There are fewer empty shop units in Liverpool city centre than there were in Autumn 2021 as the city’s central high streets continue to recover from the pandemic. Data from Liverpool BID Company reveals the vacancy rate for Liverpool city centre is 8.77%, higher than 2020, but lower than the North West and wider UK.
The vacancy rate analyses empty shop fronts in Liverpool’s central retail and leisure areas, from Bold Street to the Cavern Quarter, Metquarter, Church Street, Queen Square and Williamson Square. Taken every two months, the number of vacant shop fronts, or units being refurbished, helps to take the temperature of the high street and monitors the level of investment within it.
In April 2022 there were 513 shop front units in Liverpool city centre. 209 were independent businesses. 45 were vacant. The vacancy rate is slightly higher than January 2022 where it stood at 8.64% and it is higher than January 2021, where it stood at 6.,68%. However the highest point the vacancy rate reached during the two years of the pandemic was 11.36% in July 2020 and 9.79% in October 2021.
The highest density of vacancies is on the High Street (Church Street) where 13 units out of 100 are vacant with 3 being refurbished. 9 out of 90 are vacant at St Johns, 6 out of 109 on Bold Street, with another 6 being refurbished. 4 out of 70 are vacant at Central Station, Lime Street and Renshaw Street, 4 out of 45 are vacant in the Cavern Quarter and 6 out of 49 are vacant in Williamson Square.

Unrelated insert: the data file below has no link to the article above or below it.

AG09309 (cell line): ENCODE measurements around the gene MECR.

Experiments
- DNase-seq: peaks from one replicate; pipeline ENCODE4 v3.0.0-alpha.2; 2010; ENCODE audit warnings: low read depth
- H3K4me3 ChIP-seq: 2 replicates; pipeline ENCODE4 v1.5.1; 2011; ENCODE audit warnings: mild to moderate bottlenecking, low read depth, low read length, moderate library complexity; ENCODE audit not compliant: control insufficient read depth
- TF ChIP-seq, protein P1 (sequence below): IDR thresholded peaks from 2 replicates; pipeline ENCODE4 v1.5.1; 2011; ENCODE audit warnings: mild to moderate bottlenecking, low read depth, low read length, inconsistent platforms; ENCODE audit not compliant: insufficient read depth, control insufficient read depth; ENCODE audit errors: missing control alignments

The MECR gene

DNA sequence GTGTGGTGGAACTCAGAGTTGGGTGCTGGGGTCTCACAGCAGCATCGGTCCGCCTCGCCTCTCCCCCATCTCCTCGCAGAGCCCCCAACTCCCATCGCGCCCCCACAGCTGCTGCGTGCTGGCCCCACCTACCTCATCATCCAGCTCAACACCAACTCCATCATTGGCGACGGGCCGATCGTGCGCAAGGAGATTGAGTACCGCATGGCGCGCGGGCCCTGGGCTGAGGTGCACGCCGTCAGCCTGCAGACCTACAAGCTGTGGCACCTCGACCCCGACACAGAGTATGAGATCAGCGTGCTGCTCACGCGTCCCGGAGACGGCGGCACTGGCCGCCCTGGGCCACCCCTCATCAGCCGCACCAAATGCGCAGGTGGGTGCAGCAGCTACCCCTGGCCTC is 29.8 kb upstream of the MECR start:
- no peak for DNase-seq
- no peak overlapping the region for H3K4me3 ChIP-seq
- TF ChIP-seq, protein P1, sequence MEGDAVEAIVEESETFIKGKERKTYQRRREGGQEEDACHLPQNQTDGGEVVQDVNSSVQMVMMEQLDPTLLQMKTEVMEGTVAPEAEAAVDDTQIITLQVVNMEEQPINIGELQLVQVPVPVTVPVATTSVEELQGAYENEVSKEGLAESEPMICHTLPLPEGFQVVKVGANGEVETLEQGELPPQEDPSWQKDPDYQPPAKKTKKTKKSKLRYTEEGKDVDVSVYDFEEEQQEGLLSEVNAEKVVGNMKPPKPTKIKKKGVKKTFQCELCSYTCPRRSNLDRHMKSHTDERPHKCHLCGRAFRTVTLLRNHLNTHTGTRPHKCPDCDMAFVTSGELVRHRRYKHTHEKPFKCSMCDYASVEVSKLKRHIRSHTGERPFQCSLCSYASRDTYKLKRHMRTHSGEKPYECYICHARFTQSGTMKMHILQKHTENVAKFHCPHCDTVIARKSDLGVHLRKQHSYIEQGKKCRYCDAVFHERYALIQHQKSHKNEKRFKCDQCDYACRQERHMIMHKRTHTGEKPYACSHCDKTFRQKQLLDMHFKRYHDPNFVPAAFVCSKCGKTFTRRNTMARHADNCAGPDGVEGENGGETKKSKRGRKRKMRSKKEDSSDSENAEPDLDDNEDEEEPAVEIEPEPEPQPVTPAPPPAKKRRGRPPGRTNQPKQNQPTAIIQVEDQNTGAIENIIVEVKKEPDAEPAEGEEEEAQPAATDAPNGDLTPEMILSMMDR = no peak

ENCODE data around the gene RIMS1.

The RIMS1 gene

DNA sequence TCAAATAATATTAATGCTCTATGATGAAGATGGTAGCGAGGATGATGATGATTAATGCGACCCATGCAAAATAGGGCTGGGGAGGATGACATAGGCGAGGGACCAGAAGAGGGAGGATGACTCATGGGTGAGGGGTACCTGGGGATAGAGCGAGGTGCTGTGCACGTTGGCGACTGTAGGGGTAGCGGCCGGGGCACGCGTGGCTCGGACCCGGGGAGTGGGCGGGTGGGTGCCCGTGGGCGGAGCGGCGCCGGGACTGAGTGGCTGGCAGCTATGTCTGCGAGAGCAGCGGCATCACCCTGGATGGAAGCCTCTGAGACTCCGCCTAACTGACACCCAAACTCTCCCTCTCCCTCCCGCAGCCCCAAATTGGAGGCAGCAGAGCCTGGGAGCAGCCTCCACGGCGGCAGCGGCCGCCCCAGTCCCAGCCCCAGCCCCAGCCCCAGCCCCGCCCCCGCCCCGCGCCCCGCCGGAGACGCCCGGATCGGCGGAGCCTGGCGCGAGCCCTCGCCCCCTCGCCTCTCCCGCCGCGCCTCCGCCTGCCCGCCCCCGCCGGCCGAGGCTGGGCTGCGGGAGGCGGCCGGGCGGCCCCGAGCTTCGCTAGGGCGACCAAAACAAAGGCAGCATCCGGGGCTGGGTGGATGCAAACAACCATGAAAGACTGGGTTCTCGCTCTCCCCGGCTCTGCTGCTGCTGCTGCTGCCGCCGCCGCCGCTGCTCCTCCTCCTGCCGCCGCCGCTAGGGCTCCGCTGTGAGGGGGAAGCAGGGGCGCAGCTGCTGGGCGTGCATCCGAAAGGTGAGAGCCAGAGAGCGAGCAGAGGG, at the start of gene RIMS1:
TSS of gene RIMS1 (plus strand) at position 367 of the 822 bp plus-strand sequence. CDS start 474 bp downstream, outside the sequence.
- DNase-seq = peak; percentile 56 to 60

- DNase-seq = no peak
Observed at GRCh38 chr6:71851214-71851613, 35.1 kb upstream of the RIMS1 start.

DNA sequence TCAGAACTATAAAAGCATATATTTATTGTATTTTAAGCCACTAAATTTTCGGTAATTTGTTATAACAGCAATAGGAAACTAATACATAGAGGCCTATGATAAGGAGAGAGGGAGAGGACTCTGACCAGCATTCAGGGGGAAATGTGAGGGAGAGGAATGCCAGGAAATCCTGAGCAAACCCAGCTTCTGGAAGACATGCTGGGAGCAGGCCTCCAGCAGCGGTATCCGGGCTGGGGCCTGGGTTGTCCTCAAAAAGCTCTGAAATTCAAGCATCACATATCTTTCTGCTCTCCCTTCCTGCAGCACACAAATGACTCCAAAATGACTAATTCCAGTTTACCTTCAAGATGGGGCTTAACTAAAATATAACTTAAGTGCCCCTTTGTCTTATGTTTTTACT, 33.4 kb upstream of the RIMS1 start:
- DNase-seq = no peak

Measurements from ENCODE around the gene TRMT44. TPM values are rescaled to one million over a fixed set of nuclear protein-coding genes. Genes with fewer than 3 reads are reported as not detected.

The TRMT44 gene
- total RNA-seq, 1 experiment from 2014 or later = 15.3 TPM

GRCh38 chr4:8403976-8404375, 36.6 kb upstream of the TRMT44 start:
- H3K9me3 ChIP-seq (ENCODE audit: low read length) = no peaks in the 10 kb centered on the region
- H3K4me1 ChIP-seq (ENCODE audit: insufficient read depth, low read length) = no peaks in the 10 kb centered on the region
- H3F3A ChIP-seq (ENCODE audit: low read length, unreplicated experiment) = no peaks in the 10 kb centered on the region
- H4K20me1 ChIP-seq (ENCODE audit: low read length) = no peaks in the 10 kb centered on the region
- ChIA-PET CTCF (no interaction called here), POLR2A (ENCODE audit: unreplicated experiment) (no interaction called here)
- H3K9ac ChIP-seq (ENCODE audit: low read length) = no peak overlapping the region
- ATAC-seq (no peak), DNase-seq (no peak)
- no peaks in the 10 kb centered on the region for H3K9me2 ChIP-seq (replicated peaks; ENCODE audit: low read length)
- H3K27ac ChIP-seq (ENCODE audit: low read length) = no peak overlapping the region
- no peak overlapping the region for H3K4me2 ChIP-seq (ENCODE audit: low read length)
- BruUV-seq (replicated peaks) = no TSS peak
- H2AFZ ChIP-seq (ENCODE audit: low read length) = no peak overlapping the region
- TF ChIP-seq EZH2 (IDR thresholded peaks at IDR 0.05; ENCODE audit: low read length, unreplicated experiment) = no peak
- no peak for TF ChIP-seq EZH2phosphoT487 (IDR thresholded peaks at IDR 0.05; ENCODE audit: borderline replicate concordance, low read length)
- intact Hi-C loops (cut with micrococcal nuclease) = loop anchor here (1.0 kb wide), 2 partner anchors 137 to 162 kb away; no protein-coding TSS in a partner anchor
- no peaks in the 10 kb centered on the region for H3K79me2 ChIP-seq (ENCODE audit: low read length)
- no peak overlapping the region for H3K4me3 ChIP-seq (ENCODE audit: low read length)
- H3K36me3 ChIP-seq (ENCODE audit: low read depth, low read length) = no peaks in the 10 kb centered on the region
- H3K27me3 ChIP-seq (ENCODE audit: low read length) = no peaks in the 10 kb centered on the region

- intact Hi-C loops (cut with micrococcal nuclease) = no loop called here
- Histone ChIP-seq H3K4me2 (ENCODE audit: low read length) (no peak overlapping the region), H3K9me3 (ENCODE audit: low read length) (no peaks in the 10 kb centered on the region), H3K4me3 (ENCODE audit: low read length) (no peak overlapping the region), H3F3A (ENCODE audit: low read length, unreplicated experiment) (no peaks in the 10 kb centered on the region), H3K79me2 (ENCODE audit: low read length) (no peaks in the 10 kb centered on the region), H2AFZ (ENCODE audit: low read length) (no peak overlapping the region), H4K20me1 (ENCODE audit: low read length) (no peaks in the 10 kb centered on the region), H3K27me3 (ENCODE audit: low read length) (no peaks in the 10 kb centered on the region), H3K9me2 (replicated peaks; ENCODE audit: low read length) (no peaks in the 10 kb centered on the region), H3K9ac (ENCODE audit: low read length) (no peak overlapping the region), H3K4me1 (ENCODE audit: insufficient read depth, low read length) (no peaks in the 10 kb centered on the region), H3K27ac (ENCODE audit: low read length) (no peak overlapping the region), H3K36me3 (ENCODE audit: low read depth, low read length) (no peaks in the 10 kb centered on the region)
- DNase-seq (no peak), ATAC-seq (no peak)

40%, or 210, of Liverpool’s shop units are independents. 48% of on Bold Street, 80% at Metquarter, 62% in the Cavern Quarter, 52 in St Johns, 41% at Williamson Square, 18% on Church Street and 10% at Clayton Square.
In comparison with the UK, the national vacancy rate rate in January was 11.7%, 11.8% in the North West and 8.7% in Liverpool.
Jennina O’Neill is Chair of Liverpool BID Company’s Retail & Leisure BID. She is also the Centre Manager of Metquarter.
“Liverpool city centre continues to perform robustly in the face of the economic challenges we are facing. We were expecting that, with the withdrawal of government support seen during the pandemic, some businesses would struggle, but Liverpool city centre remains strong. The city’s independents have performed consistently well during the past two years and continue to add colour and personality to our city centre. There is a rapid turnover of units in the city and we welcome new stores like Decathlon and Flannels to the city centre this year.
“At Liverpool BID we continue to work with both our partners in the city centre and our Levy Payers to deliver our manifesto pledges. That includes delivering a thriving and vibrant city centre and working to make our city centre a welcoming, safe and sustainable place to live, work and visit. We have commissioned a new strategic vision for our core retail area to identify how we can continue to build on the city centre’s strength’s post-pandemic, supporting both recovery and regeneration”.